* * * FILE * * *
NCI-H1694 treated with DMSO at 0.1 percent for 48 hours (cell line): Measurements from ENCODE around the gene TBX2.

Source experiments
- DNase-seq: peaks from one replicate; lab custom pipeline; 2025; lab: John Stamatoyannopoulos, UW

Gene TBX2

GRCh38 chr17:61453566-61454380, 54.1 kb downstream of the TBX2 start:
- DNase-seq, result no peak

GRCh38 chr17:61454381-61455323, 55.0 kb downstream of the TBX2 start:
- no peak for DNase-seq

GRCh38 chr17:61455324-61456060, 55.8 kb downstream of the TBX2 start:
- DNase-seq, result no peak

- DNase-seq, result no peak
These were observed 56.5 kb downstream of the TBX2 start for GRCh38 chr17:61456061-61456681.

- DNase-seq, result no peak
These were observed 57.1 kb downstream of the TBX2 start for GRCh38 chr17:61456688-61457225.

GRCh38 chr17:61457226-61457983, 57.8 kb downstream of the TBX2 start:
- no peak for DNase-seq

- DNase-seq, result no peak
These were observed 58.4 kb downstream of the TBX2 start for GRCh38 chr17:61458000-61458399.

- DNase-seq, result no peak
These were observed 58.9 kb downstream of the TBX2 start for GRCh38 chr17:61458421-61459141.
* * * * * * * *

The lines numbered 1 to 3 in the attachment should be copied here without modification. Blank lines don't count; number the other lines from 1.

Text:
NCI-H1694 treated with DMSO at 0.1 percent for 48 hours (cell line): Measurements from ENCODE around the gene TBX2.

Source experiments
- DNase-seq: peaks from one replicate; lab custom pipeline; 2025; lab: John Stamatoyannopoulos, UW